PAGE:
When Mohammed Khurram Javed — a materials science student at Nankai University — needed to learn more about crystal growth, he did what any student would do: look it up online. Try as he might, however, he simply couldn’t find an adequate explanation. “I looked up almost tens of websites and yet couldn’t find something productive,” he said.
“When I finished the video, I believed that I’d already ended up completing a virtual experiment,” said Khurram. “The videos on JoVE are so lucid and comprehensible that it takes no effort to grasp the concept of the subject. The videos here are not just informative but fun to watch.”
For many science students like Khurram, as well as educators and researchers, JoVE has helped meet a pressing need. A need for on demand high-quality science resources that they can trust to be accurate, engaging, and fit into the audiovisual age that has shaped how many of us learn, understand and absorb information.
A need for a ‘Netflix’ of science education.
Stream science videos on demand, 24/7
With JoVE’s vast library of 13,000+ videos across several scientific disciplines (including biology, chemistry, engineering, clinical skills, psychology, physics and more), you can find exactly what you want, when you want it. JoVE videos are categorized by subject, with content available for different needs.
Interested in a video textbook for students in your molecular biology course? Here you go!
Studying for an electrical engineering exam, but feeling lost because you missed a class? You might like this.
Excited to learn a novel immunology research method developed in a lab on a different continent? Explore our peer-reviewed video journal.
Not sure where to find what you need? We have a team of Curriculum Specialists to help you quickly locate the perfect videos for your syllabus or research.
Feeling lucky? While websites like Netflix are often the go-to destination for the Friday night entertainment binge, a quick exploration of JoVE might reveal some exciting videos for your Monday morning science spree. “I really like the related videos that most pages have, both as a way to reinforce related methods and as a way to get lost in an interesting rabbit hole of knowledge,” says Dr. Kristian Schlick, Instructor in the Department of Chemistry and Biochemistry at Montana State University.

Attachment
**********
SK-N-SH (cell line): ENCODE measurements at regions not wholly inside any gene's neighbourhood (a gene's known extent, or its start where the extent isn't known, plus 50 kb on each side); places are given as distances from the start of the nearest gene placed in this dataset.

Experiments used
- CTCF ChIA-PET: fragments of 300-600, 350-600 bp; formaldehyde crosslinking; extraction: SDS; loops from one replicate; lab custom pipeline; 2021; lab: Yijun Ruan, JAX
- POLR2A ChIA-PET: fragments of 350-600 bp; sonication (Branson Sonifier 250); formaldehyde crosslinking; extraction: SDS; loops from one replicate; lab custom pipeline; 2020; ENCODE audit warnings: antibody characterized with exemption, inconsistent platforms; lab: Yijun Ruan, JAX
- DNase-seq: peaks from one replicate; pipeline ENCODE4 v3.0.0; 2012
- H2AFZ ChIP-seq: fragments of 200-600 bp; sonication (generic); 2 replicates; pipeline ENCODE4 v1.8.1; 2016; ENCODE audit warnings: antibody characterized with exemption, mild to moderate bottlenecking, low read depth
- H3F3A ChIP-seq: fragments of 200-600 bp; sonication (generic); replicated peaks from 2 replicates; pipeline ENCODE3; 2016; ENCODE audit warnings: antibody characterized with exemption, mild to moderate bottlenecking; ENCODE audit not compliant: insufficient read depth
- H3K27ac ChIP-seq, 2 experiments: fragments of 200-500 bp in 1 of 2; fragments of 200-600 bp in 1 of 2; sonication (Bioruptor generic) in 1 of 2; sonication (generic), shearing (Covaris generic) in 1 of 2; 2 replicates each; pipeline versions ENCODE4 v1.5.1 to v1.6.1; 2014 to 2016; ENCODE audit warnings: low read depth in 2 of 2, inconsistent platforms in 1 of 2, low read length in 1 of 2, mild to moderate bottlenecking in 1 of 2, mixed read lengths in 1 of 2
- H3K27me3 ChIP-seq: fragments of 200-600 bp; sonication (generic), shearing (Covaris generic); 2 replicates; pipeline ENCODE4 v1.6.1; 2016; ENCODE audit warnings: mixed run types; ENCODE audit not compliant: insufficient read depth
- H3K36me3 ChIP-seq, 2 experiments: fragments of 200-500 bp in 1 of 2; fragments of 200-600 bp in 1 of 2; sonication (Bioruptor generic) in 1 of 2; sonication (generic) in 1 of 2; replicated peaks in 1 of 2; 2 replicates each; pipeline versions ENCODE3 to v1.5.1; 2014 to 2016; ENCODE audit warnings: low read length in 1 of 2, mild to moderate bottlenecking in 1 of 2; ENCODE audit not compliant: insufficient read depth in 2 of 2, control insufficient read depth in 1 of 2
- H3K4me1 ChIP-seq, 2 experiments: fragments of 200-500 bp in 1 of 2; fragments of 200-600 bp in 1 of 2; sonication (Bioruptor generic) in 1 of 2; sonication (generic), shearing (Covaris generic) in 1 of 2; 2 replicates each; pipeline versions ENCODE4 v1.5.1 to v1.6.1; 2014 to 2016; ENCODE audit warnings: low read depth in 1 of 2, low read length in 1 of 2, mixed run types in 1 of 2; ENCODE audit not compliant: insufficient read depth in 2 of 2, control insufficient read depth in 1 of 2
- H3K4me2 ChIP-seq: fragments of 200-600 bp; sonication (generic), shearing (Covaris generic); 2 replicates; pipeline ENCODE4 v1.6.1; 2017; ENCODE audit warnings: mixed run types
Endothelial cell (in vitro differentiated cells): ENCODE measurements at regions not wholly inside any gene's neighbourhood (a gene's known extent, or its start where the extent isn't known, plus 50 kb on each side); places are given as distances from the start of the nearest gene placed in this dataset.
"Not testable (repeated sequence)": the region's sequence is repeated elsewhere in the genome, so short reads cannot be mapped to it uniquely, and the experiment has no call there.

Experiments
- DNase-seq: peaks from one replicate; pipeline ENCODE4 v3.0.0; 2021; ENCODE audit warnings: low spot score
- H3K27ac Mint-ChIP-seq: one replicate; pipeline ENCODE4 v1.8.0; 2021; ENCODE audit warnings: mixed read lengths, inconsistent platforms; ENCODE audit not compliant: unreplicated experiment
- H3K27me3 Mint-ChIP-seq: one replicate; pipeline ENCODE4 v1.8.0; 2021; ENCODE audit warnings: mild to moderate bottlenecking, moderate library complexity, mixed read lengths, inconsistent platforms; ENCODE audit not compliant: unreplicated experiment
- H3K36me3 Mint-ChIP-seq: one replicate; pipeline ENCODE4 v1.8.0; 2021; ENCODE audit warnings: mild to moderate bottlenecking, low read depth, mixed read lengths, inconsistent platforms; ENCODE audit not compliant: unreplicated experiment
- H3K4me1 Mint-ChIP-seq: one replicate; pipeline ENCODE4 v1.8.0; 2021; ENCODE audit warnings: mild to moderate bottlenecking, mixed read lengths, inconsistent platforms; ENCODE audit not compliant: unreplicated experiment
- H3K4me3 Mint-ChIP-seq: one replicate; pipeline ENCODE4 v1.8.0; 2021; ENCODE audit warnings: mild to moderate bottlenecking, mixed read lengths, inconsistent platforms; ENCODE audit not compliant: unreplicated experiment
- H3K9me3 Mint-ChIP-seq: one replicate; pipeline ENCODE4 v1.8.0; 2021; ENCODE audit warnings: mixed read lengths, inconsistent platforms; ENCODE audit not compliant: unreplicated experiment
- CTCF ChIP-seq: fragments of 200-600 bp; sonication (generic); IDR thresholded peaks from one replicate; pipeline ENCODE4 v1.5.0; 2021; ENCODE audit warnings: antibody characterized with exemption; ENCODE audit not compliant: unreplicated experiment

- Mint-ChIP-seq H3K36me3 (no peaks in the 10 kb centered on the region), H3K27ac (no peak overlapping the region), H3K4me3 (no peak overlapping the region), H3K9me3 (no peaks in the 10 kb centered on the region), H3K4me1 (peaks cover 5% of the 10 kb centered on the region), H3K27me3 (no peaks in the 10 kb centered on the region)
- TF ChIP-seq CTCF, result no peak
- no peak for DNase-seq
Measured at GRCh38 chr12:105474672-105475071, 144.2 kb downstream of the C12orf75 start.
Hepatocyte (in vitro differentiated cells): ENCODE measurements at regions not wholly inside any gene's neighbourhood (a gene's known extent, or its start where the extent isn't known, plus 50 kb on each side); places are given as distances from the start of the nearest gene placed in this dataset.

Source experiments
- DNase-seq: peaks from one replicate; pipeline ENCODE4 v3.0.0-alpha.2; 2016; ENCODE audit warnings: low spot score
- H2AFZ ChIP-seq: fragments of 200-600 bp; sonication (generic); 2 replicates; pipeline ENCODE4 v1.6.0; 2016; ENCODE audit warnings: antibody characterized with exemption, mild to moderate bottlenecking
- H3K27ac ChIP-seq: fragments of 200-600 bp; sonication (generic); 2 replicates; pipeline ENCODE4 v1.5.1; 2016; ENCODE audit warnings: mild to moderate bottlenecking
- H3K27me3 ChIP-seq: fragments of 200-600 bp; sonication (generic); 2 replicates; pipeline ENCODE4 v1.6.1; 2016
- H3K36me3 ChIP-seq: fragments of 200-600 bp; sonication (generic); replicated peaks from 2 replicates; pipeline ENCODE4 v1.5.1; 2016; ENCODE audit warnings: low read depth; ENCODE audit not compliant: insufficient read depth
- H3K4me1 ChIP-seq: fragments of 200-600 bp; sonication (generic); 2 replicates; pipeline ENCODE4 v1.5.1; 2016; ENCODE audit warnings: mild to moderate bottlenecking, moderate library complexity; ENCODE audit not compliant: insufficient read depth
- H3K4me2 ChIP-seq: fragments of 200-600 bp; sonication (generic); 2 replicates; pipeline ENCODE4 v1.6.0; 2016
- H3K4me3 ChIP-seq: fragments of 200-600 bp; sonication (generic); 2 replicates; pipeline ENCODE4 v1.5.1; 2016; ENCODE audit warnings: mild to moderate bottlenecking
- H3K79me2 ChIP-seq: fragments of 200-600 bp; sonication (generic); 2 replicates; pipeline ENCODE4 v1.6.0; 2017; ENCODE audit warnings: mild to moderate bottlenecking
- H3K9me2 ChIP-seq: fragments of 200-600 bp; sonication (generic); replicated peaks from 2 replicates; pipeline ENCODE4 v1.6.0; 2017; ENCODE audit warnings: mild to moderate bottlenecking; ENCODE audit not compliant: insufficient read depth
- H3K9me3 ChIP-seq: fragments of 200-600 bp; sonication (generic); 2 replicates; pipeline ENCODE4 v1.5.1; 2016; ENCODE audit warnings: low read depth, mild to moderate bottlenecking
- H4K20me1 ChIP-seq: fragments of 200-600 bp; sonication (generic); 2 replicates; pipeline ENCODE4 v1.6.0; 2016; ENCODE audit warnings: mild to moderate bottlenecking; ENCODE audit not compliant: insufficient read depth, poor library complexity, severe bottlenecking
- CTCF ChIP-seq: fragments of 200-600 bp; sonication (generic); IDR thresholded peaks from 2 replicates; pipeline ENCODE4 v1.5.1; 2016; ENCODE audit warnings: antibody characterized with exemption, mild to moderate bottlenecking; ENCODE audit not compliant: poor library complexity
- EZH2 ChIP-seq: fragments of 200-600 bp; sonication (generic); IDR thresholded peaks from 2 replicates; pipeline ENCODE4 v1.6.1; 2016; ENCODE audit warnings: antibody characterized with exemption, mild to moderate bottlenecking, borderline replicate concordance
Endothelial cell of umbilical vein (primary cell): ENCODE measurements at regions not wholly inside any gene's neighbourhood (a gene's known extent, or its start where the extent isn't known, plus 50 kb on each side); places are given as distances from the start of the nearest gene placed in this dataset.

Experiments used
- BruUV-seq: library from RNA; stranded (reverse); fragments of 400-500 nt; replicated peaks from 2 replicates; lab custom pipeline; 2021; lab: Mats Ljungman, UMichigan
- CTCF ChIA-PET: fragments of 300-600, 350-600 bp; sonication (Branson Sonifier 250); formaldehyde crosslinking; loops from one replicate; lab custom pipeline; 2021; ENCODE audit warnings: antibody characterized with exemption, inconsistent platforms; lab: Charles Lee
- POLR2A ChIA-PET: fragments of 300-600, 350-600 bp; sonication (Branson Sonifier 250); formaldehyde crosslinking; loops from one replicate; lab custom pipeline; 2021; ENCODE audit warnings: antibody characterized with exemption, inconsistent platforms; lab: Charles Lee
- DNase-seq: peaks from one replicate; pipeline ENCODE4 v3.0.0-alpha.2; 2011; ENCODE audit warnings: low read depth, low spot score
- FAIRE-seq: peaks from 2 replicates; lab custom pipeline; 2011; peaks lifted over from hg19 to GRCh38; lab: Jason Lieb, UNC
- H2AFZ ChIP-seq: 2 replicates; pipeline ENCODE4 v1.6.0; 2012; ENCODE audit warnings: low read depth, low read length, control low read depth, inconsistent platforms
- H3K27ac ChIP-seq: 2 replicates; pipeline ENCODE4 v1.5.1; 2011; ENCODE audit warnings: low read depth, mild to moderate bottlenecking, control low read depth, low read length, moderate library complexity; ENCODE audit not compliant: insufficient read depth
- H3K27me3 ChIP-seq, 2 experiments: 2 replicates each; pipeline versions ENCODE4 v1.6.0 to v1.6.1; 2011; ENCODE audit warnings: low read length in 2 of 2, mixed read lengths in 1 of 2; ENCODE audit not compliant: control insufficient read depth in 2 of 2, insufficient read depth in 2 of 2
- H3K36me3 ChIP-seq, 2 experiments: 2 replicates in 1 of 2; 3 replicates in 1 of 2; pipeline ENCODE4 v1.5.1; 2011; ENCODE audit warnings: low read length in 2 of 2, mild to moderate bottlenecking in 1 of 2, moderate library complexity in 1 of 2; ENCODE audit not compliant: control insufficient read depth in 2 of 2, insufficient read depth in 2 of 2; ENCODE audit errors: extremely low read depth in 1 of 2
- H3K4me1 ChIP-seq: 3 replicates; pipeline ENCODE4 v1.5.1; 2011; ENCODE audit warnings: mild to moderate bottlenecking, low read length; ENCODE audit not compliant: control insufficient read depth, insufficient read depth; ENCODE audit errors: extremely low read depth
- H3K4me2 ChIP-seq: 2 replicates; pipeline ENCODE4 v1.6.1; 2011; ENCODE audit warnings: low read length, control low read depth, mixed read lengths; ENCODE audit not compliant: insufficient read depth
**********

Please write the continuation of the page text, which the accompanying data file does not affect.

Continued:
Quality-controlled content, developed by experts
“I looked at one [JoVE] video my colleague suggested and I was hooked,” says Dr. Johnny El-Rady, an instructor in the Department of Cell Biology, Microbiology and Molecular Biology at the University of South Florida, who used JoVE in online lab courses. “They’re short, they’re sweet, they’re rigorous, they’re the right level.”
At JoVE, we care about creating content of the highest quality. JoVE videos are short to keep students’ attention, rigorously reviewed for accuracy by a team of Ph.D.’s, and use illustrations, animated lessons and step-by-step demonstrations of experiments for engaging explanations.
Our quality control efforts also help faculty save time. For example, Dr. Meghan Porter (Lecturer in the Department of Chemistry at the University of Indiana Bloomington) found that unlike videos uploaded to YouTube, she did not have to spend time reviewing every video on JoVE for quality — she could trust that they were all peer-reviewed and accurate.
Everything you love about videos – including subtitles!
“When you’re having a lecture in class, you might miss a couple of things. With the video, you can pause, rewind, stop, slow it down… which is really important,” says Mostafa Abdelhalim, a student at Northwestern University. JoVE videos also have full text transcripts and most have subtitles in several languages which enables viewers to learn in their preferred format.
Video also fits a digital-first lifestyle in a way that many traditional science resources cannot. According to a recent survey conducted in a science course at St. John’s university (download the study), 85% of students preferred a video resource like JoVE Core to an ordinary textbook. These results are unsurprising — students today have grown up on a diet of Netflix, Amazon Prime and Hulu, with a seemingly infinite arsenal of visual knowledge at their fingertips. Why would they prefer a text-only approach in the science classroom and laboratory?
The same seems to be true in the domain of science research. “When we first started with JoVE, I expected that there might be a decline in usage eventually,” says Winnie Schats, Medical Information Specialist at Netherlands Cancer Institute. “Wouldn’t all researchers have seen what they needed to see after a year? Or two years? But as it turns out, this isn’t the case — rather the opposite.”
As the JoVE library continues to grow, the science community continues to make the most of our world-leading resources. Whether it is entertainment or education, it is evident that video is here to stay. See how JoVE can support your needs today>>